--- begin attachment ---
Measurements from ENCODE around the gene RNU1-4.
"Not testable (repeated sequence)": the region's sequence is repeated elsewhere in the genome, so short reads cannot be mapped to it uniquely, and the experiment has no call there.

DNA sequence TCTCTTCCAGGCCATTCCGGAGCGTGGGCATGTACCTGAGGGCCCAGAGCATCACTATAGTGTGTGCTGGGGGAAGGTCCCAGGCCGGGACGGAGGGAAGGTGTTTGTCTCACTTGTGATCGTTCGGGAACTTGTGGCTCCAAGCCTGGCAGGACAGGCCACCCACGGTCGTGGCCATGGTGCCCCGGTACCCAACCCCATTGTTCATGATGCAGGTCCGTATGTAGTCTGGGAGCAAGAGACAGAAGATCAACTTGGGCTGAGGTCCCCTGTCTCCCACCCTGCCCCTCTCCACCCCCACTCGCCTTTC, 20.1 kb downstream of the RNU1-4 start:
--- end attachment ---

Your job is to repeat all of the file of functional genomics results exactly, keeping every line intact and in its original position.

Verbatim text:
Measurements from ENCODE around the gene RNU1-4.
"Not testable (repeated sequence)": the region's sequence is repeated elsewhere in the genome, so short reads cannot be mapped to it uniquely, and the experiment has no call there.

DNA sequence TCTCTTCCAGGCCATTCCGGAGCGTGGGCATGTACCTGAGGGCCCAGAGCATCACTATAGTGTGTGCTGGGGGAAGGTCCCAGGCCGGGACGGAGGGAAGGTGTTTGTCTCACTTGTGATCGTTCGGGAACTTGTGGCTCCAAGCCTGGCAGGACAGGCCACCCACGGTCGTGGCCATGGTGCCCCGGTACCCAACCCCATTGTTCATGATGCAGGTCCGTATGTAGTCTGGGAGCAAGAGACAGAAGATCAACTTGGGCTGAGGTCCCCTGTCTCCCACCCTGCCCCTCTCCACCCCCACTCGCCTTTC, 20.1 kb downstream of the RNU1-4 start: